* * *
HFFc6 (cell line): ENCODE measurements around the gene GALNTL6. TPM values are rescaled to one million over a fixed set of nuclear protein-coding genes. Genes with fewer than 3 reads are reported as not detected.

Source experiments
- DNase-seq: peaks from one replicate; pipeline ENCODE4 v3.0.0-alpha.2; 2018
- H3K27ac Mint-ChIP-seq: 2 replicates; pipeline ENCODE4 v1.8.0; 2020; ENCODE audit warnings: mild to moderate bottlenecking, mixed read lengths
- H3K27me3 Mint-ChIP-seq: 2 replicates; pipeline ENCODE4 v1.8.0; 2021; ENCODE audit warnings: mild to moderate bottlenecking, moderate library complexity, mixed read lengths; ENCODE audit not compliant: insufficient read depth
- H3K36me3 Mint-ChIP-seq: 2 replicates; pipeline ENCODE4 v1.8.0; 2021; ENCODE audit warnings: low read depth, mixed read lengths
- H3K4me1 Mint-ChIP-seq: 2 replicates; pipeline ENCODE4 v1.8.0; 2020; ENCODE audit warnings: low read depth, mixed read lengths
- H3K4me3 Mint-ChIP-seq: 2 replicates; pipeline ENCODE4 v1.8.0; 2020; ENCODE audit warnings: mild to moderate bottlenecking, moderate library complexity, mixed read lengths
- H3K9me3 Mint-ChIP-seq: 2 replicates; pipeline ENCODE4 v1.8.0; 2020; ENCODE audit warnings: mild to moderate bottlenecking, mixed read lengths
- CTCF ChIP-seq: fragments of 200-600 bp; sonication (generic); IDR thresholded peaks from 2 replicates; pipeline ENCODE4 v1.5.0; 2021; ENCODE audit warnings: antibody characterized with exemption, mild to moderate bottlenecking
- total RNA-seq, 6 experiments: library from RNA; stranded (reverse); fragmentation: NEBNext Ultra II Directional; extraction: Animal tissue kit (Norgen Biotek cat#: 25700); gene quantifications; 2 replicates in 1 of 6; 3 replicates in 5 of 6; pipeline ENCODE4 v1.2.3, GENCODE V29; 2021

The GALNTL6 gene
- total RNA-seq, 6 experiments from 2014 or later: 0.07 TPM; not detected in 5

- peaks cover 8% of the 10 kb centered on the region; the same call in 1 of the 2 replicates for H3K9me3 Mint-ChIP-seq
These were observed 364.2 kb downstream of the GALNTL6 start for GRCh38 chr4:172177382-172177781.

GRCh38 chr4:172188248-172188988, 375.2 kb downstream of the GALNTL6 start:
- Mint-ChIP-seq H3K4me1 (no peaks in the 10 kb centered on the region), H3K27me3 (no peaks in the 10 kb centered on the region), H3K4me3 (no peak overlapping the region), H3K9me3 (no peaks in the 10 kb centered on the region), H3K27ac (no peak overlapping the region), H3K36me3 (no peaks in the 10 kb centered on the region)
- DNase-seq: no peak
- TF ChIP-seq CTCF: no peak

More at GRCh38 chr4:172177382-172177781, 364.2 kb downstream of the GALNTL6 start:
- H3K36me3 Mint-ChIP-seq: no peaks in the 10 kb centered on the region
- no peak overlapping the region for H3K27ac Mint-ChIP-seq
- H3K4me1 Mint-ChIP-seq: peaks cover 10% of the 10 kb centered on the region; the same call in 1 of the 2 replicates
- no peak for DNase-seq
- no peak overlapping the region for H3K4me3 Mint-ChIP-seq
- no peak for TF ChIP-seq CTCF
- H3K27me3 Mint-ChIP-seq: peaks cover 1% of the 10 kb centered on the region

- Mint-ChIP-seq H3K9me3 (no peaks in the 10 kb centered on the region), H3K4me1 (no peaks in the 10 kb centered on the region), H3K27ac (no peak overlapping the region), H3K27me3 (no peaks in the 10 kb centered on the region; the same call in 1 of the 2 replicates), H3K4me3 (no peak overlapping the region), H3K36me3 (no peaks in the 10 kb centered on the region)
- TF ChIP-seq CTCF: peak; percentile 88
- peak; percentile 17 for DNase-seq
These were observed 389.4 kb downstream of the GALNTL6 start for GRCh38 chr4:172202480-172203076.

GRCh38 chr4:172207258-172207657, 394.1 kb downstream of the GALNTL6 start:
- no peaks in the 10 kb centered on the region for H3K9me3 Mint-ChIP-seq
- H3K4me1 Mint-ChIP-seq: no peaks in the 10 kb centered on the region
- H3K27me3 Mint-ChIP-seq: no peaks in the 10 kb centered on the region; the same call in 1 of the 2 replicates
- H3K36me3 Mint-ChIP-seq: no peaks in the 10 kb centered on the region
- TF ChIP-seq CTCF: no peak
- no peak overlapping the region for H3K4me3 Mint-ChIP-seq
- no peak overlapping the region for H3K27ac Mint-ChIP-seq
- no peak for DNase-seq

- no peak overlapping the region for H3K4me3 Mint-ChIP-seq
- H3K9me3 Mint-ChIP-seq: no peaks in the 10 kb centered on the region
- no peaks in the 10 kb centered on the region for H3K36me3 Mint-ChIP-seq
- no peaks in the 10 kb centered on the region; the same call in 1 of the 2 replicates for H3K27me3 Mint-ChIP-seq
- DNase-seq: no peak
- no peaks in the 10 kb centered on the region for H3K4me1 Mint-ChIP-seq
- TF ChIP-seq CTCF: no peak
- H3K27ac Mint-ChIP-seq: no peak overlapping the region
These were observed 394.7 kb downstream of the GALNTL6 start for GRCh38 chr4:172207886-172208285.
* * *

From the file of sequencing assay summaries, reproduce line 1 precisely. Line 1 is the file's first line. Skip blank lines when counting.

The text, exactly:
HFFc6 (cell line): ENCODE measurements around the gene GALNTL6. TPM values are rescaled to one million over a fixed set of nuclear protein-coding genes. Genes with fewer than 3 reads are reported as not detected.